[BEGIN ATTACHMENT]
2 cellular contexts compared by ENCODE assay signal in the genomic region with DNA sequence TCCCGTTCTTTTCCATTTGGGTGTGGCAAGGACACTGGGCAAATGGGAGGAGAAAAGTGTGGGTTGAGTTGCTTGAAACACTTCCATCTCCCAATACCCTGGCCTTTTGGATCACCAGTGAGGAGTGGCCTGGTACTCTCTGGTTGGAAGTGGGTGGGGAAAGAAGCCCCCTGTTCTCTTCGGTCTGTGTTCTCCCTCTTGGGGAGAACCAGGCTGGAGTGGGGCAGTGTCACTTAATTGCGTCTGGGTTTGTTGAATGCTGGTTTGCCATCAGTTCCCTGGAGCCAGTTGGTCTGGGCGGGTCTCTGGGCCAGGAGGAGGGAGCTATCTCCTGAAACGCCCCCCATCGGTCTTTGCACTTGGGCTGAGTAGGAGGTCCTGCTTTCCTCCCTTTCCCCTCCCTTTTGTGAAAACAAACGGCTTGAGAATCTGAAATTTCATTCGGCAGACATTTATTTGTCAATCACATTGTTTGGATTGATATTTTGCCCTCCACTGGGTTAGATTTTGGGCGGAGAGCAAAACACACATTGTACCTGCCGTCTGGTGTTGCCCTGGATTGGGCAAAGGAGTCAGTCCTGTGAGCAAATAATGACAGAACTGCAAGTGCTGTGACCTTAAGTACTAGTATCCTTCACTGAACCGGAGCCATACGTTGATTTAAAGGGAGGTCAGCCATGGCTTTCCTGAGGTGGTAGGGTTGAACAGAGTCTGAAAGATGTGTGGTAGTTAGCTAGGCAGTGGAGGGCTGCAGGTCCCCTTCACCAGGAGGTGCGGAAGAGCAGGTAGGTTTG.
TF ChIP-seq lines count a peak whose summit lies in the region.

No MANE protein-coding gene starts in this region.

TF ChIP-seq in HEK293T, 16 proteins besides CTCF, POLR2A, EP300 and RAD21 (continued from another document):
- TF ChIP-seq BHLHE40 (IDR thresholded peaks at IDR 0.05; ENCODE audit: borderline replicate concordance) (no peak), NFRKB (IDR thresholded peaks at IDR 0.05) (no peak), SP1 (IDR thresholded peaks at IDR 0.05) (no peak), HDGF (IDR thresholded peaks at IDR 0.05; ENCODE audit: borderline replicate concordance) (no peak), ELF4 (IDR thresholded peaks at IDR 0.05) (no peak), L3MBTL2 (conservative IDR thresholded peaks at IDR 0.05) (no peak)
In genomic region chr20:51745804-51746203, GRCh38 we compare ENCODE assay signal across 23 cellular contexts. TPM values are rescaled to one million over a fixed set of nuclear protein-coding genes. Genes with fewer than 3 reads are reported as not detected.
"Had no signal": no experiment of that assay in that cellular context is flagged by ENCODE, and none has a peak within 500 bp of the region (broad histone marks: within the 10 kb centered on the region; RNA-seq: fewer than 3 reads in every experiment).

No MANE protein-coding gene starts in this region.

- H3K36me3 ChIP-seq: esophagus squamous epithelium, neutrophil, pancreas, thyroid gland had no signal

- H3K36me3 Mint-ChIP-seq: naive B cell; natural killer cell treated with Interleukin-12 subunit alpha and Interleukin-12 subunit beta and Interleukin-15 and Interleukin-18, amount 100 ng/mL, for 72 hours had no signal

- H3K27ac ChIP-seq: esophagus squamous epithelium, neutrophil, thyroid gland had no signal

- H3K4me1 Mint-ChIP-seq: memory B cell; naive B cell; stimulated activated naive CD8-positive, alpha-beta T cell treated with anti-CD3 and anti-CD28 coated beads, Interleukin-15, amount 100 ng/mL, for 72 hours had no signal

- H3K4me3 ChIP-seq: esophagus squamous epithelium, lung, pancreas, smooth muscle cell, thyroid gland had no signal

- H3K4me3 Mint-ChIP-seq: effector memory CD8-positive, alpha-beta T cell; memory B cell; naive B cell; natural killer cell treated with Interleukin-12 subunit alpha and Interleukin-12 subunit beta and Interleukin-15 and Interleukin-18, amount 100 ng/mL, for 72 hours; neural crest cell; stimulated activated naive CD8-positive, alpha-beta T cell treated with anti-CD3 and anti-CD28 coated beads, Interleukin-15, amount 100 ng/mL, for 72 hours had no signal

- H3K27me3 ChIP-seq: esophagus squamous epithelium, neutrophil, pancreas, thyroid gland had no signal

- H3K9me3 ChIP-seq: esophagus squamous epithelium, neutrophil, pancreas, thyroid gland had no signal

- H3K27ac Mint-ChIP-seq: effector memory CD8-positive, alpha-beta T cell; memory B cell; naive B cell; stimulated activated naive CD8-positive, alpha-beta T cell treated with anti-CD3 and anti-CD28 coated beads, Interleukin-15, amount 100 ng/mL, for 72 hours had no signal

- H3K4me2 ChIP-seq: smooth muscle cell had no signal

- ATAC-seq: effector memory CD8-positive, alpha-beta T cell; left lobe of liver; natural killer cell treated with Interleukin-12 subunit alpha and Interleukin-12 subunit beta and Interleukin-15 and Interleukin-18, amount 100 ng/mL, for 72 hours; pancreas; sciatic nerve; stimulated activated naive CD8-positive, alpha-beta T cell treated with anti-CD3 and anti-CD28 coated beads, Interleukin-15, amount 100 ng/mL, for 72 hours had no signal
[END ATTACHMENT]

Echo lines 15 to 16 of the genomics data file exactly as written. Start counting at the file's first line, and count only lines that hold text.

- H3K27me3 ChIP-seq: esophagus squamous epithelium, neutrophil, pancreas, thyroid gland had no signal

- H3K9me3 ChIP-seq: esophagus squamous epithelium, neutrophil, pancreas, thyroid gland had no signal